::: nBlog :::
After reading the latest editions of Scientific American and Suomen Sotilas I was again enraged to see how some prominent writers are attacking the technological development of Smart Grids and general communications with all kinds of security arguments. At the same time there is no criticism towards the insecurity and obscurity of the existing systems that have been designed in the 70s and 80s. How ostrich is that?
The Stuxnet worm that attacked power plant systems (eg. in Iran) clearly demonstrated that it is actually easier to hack into your local power plant than to your local web enabled bank. Banks are continuously developing their systems in order to defend against cyber attacks, and most of them have succeeded well enough, with service availability levels at 99.9% or better.
In an interconnected world, security is just as important as before. It just needs different kind of engineering, but it is definitively not rocket science. Take IPv6 and IPSEC, developed more than 10 years ago – both offer formidable functions for encrypting data and verifying identities. In a properly engineered IPSEC network, an attacker cannot even know whether his or her malicious packets are arriving at the target – as it stays dead silent unless the attacker has the strongly encrypted key. Getting that key is much more difficult than slipping a USB device inside a power plant. (Yes, that USB device should conform with the same security framework, requiring the encrypted key before being accepted)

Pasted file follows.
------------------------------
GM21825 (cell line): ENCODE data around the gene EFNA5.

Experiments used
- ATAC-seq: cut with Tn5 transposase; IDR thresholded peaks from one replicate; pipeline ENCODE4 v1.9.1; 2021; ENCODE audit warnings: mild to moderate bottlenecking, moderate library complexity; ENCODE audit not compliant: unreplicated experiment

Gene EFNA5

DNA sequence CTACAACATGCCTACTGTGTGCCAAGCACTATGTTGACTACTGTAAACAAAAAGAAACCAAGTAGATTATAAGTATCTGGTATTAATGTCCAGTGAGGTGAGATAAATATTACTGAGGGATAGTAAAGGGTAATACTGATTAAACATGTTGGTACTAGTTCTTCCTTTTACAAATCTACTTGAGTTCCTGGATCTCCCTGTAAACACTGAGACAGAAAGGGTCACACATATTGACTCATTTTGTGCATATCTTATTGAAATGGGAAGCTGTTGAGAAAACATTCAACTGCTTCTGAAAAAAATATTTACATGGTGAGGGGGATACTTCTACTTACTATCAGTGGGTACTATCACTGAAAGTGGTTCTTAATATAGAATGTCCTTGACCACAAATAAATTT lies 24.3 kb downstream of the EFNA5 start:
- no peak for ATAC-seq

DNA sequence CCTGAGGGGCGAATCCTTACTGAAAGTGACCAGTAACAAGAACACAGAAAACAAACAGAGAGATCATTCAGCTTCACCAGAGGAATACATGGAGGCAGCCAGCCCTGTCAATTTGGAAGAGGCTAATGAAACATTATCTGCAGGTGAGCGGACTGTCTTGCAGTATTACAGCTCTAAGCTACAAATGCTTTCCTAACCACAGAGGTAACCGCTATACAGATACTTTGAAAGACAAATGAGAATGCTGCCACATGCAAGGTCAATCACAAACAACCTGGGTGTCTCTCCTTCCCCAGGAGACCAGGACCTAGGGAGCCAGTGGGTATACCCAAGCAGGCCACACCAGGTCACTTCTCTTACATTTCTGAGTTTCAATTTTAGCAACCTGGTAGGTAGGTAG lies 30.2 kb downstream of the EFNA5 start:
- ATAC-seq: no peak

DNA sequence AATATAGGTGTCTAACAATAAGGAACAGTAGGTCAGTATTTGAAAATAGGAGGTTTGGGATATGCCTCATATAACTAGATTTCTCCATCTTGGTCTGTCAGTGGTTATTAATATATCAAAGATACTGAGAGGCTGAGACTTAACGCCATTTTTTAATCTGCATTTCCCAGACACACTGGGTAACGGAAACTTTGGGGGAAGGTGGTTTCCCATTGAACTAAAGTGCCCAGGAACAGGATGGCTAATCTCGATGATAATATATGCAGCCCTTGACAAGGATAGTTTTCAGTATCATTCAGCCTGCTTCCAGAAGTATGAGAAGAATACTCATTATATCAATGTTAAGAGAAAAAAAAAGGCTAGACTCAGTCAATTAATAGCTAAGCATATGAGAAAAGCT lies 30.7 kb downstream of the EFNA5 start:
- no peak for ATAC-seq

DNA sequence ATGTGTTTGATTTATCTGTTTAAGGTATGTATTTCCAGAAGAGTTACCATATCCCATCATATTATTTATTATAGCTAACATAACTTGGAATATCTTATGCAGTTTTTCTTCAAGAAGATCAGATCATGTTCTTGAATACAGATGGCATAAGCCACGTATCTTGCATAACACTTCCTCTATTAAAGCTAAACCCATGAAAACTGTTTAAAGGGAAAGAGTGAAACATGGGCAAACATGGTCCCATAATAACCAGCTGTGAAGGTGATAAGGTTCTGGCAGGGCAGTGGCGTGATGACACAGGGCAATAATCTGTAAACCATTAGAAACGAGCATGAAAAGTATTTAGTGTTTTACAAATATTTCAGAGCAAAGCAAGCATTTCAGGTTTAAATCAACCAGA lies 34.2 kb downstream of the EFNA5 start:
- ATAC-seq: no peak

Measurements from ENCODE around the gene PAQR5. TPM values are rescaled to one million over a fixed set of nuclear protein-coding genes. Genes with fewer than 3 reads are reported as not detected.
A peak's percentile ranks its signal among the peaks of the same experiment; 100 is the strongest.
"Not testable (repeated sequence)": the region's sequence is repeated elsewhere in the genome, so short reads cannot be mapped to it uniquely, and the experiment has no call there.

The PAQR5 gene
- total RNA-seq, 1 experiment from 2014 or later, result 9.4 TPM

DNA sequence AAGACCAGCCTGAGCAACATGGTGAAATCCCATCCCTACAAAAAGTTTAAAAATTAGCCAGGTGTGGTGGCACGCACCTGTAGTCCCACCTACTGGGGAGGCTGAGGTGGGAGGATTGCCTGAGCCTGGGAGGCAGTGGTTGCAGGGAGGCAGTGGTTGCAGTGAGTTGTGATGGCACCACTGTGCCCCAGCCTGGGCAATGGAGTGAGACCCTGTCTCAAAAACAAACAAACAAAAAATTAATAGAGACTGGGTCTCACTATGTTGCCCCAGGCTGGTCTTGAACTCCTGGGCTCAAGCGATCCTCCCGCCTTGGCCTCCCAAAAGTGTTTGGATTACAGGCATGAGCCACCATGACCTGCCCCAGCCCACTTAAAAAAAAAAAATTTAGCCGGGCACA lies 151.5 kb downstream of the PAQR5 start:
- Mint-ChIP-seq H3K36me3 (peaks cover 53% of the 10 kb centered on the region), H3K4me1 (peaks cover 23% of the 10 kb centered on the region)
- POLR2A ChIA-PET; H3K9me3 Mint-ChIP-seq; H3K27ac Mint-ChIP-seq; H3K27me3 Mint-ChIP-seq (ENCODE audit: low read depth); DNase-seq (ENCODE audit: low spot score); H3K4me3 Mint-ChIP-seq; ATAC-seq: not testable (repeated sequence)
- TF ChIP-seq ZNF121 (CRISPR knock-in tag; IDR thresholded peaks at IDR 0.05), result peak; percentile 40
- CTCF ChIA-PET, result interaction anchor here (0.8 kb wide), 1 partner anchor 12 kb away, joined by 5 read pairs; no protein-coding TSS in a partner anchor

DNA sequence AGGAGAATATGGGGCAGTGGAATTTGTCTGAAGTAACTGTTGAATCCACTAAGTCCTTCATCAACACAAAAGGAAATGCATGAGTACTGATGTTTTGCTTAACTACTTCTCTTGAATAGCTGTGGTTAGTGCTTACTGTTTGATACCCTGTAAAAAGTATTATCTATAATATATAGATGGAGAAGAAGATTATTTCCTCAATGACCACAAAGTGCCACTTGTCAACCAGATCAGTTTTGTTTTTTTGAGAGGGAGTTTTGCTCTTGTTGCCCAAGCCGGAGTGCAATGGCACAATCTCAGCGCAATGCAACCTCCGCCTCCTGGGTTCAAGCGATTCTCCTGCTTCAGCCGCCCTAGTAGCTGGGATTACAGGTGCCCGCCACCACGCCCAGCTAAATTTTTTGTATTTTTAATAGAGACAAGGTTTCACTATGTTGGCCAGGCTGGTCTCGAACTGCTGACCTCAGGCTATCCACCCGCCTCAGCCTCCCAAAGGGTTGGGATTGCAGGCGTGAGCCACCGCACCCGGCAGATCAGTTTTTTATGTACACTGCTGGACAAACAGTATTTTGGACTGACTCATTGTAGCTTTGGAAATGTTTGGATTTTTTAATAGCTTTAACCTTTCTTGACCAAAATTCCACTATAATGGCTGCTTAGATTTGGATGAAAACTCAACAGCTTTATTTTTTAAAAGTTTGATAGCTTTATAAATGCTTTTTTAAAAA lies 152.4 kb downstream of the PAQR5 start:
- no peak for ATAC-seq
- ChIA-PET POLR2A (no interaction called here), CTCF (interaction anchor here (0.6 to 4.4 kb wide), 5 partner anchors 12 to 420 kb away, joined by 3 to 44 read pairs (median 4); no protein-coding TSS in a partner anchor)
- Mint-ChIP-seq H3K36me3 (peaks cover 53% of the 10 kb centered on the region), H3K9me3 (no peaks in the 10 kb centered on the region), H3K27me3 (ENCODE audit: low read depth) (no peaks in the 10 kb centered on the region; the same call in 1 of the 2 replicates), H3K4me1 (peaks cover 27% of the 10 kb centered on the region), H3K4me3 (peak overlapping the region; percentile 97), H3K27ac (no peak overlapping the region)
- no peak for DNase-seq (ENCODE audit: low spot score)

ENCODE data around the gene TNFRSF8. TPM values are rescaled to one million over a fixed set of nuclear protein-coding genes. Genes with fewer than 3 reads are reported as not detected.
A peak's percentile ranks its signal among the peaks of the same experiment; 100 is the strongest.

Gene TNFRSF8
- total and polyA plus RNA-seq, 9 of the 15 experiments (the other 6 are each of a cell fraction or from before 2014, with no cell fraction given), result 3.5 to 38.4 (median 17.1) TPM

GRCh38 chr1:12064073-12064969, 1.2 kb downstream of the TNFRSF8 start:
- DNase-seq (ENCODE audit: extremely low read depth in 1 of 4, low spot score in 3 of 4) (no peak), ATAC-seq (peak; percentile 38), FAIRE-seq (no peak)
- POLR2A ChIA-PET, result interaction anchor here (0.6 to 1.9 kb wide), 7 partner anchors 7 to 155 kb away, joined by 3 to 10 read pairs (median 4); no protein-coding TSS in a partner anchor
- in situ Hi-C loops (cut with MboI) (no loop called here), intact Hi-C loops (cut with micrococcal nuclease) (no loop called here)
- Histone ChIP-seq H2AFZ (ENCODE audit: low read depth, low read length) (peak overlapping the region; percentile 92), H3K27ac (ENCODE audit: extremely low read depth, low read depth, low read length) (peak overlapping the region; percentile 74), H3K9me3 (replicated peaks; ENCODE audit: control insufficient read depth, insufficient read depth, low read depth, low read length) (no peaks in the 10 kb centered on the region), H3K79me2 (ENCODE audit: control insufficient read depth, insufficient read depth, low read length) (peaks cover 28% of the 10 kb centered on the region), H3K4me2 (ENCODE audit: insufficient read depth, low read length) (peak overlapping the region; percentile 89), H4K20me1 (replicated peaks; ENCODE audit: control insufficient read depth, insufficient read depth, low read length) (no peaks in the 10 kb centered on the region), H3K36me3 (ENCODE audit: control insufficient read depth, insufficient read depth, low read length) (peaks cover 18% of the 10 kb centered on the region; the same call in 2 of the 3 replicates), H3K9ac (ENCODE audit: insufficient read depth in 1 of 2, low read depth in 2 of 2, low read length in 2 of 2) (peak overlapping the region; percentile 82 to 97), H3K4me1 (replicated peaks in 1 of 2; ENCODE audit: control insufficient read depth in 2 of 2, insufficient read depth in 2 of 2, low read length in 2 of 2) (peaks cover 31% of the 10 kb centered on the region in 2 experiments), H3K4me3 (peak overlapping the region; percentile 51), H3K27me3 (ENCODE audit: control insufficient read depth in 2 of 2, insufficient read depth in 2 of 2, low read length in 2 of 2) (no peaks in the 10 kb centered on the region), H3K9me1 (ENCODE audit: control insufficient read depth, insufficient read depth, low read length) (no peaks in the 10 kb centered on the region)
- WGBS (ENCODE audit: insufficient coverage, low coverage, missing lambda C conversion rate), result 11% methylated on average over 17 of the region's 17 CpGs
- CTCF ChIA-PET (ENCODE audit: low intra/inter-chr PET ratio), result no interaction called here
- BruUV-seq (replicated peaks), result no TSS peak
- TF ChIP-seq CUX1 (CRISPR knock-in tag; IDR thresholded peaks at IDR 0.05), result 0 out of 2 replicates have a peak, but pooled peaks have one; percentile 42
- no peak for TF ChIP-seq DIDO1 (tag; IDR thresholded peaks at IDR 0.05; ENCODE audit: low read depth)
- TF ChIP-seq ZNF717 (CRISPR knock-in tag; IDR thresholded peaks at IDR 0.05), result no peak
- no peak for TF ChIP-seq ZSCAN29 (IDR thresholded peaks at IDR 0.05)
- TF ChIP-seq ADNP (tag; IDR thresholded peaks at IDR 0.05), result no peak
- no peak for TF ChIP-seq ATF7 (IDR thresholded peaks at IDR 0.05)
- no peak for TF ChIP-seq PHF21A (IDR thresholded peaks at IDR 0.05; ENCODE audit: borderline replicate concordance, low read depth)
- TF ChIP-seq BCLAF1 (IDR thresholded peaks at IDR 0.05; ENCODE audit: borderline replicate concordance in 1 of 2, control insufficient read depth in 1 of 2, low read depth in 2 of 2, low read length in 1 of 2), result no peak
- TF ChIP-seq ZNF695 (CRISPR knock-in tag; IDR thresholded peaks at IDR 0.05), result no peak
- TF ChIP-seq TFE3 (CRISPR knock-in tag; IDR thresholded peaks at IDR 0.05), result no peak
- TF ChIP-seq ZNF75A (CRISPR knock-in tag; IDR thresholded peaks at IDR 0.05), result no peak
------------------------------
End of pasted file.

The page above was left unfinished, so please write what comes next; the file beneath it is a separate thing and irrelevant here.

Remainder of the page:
So why aren’t IPSEC and IPv6 in widespread use? I think that the reason is the typical (but irrational) resistance to change. When power systems have not been (badly) compromised in 80 years, people gain a dangerously false feeling of security and invent reasons for inaction.
The only way to maintain proper security is to develop systems continuously and embrace new technologies quickly so that security holes in old systems are recognized before they are used by attackers. That just takes bold leadership and ability to grasp large concepts. Clausewitzian thinking, again.